“It’s never too late if you start now!” – While it might be too late for you to wind up with millions in your TSP account at retirement – it’s never too late for you to make an improvement to the size of your portfolio and improve your retirement outlook. It’s worth at least increasing your contribution rate to see what effect it has on your day to day budget.
In a recent article we looked at two employees who started saving in their TSP at different times. One of them saved nothing for the first ten years of his federal career, while the other began saving immediately and kept it up for 30 years.
Both employees started out with a salary of $60,000 that increased by a rate of 1% per year. The first employee didn’t contribute to the TSP at all in the first ten years of federal service and then contributed 5% of salary (enough to secure the entire government match) from there on out – ending with almost $256,000 at retirement. The second employee began contributing 5% of salary from the beginning and continued at that rate throughout a full federal career – and that balance was almost $457,000 at retirement.
I used the TSP calculator How Much Will My Savings Grow? and assumed a 5% rate of return on their TSP investments.
What would their balances have looked like at the end of 30 years if they had both began setting aside 10%, rather than 5% after their tenth year of service? Employee 1 would now have almost $358,000; an additional $102,000. Employee 2 would now have a little over $578,000; an additional $121,000. Imagine if they could have contributed up to the maximum amount!
If you’re currently putting in less than the maximum contribution ($18,000 per year for those who have not yet reached their 50th year of birth), it’s worth going to your agency’s payroll interface (e.g., employee express, etc.) to increase your contribution. Then wait a few pay periods and see what effect this increase in contributions had on your family budget. If your budget still works for you, go back to your agency’s payroll interface and increase your contributions again. Repeat this until your increased contributions put the squeeze on your budget. You may not yet be contributing the full amount allowed – but you will be contributing more that you did before and you’ll be getting closer to your retirement goals. You will be improving; and that’s what counts.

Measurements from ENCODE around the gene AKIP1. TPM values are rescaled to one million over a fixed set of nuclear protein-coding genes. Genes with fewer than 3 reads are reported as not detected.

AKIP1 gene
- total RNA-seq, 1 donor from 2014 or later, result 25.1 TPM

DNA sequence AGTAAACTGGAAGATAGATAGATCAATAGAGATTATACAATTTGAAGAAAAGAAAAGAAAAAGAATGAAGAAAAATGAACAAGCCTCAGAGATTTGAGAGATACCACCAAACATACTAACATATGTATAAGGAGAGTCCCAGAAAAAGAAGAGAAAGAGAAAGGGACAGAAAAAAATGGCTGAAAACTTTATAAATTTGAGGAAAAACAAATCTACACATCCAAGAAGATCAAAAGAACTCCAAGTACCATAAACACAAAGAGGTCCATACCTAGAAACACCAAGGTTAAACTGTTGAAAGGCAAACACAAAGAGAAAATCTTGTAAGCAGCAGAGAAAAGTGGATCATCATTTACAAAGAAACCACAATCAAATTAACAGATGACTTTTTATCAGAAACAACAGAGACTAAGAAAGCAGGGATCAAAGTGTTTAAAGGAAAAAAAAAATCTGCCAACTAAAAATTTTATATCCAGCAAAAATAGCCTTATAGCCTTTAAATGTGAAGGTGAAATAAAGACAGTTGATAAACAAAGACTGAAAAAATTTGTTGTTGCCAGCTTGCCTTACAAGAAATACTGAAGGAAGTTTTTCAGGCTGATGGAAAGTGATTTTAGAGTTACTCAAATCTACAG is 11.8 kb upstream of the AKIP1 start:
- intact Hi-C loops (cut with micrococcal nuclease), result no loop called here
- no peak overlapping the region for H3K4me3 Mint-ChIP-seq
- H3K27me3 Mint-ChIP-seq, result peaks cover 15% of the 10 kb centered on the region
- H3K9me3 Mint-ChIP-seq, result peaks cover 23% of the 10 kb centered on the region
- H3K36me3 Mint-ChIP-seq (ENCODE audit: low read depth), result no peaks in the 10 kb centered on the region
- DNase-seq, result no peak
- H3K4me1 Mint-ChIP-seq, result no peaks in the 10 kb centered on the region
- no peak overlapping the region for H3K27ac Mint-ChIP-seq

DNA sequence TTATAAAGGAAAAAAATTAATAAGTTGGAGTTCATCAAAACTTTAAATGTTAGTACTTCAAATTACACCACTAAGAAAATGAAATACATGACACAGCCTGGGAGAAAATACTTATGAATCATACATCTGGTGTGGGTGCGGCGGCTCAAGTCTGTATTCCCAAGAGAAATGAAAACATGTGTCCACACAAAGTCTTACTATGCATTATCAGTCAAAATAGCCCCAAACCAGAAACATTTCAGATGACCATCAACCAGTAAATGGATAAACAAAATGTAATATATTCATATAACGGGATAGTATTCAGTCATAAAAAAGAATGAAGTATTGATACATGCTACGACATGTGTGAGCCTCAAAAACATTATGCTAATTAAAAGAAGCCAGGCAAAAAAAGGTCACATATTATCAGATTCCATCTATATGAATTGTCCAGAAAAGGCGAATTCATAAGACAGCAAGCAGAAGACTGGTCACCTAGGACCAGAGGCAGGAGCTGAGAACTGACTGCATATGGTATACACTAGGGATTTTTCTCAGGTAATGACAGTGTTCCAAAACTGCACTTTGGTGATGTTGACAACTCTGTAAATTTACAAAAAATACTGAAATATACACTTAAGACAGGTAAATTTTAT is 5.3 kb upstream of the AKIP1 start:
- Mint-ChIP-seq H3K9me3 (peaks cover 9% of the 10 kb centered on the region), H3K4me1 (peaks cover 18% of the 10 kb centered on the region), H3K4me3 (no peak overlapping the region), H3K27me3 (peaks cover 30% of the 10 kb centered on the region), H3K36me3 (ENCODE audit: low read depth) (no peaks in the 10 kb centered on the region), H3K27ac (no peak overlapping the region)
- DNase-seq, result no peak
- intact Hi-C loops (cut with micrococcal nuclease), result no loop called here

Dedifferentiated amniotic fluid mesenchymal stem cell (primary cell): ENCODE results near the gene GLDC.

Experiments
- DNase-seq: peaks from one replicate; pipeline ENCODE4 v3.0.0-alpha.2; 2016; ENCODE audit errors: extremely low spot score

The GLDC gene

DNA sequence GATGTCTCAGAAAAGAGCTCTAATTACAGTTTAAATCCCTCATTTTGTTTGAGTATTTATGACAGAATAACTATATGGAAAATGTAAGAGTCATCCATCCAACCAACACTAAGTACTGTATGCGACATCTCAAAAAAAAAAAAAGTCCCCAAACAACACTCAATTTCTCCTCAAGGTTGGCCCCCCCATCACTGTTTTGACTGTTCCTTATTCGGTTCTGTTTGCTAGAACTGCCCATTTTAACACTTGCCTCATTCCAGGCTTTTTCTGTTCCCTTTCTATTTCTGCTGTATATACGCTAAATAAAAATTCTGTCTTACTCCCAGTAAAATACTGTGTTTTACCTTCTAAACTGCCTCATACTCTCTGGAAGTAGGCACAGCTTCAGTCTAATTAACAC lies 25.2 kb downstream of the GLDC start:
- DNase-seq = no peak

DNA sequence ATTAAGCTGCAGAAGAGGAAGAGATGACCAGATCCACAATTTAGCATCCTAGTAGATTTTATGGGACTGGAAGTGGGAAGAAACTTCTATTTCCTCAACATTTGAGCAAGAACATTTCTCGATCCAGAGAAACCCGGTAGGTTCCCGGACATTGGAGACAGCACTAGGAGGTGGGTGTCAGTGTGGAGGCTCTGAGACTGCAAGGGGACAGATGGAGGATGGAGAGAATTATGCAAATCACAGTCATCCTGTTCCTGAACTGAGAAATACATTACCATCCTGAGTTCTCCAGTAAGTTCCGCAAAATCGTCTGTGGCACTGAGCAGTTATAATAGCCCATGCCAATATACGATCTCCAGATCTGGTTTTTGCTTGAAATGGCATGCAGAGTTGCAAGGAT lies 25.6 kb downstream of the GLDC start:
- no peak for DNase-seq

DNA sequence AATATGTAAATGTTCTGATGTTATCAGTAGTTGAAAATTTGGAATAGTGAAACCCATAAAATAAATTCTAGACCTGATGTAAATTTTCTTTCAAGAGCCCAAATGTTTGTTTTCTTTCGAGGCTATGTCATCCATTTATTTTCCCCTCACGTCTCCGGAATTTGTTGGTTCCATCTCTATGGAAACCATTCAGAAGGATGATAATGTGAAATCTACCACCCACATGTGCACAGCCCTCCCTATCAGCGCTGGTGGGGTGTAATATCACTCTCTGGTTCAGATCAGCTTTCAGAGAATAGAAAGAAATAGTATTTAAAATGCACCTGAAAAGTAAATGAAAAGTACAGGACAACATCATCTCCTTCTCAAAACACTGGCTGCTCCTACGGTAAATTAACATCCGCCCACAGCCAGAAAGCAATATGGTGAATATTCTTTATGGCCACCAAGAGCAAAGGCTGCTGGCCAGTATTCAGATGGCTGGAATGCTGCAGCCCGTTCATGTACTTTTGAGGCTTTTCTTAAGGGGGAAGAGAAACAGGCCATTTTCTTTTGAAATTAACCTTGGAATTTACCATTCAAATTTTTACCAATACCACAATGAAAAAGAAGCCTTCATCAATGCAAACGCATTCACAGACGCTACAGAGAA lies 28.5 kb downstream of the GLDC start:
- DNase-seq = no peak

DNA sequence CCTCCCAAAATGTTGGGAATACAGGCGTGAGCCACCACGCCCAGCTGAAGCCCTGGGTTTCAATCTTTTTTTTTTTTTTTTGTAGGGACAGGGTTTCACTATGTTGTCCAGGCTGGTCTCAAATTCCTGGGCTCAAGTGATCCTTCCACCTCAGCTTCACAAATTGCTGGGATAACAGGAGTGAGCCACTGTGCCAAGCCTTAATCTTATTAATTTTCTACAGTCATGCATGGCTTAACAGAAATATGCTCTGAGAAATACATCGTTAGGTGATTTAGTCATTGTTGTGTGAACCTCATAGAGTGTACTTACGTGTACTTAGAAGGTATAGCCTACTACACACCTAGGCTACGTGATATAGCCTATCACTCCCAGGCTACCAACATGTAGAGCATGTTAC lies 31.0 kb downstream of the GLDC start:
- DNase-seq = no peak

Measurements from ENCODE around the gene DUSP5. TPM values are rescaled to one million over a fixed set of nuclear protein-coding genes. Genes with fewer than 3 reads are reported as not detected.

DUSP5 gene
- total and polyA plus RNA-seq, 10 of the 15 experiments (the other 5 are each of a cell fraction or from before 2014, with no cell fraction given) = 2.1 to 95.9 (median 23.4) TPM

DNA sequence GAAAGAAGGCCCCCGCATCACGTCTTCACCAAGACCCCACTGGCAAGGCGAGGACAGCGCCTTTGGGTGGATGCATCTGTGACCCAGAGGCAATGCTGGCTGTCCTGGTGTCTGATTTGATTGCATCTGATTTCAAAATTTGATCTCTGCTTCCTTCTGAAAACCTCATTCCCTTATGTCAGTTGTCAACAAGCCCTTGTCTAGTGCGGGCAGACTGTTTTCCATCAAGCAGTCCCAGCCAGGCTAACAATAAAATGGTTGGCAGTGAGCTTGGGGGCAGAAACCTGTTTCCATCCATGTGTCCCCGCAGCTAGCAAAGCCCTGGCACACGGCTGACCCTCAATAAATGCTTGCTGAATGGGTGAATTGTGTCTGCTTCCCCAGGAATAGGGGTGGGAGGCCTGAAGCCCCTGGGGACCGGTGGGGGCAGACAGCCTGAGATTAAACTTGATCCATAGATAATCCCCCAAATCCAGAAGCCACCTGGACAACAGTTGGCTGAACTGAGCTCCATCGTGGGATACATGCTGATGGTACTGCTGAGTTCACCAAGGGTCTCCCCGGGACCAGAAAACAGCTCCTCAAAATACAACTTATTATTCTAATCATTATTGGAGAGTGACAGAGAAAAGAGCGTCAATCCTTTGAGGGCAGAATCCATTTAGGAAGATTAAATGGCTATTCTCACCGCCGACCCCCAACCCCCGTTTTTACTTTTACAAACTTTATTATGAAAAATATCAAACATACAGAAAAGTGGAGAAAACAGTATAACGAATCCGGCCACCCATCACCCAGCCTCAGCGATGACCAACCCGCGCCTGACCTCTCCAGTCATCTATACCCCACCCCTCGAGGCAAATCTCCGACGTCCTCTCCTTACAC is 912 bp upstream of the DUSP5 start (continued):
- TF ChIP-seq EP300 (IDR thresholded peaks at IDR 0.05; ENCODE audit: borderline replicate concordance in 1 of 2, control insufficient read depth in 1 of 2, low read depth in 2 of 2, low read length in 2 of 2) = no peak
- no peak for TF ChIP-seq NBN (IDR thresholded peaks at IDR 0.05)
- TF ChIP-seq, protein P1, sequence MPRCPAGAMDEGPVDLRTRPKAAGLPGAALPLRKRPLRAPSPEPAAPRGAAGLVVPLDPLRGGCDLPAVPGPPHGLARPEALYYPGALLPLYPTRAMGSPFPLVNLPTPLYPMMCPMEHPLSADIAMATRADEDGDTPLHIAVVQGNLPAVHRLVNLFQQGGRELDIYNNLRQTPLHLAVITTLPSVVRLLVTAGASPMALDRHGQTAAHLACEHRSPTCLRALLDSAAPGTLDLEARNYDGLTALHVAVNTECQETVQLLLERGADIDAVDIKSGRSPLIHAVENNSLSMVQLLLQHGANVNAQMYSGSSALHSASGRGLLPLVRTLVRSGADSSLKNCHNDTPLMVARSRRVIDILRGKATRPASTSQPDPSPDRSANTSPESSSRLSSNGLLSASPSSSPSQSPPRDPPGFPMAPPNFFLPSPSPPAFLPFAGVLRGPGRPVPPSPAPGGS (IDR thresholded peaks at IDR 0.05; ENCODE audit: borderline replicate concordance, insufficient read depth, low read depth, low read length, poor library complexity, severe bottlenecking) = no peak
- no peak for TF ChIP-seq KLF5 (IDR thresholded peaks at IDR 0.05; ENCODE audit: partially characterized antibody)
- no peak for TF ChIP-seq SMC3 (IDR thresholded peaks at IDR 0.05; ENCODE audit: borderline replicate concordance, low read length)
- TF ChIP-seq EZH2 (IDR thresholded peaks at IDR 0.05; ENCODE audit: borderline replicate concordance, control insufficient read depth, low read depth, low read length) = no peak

You might want to take a look at your budget and make some changes to your budget categories, moving more money into TSP contributions. Ask yourself the question: “Of the three biggest savings goals (children’s education, buying a home, saving for retirement), which one won’t a bank give me a loan for?”
Remember, it’s never too late if you start now – not too late for an improvement, that is!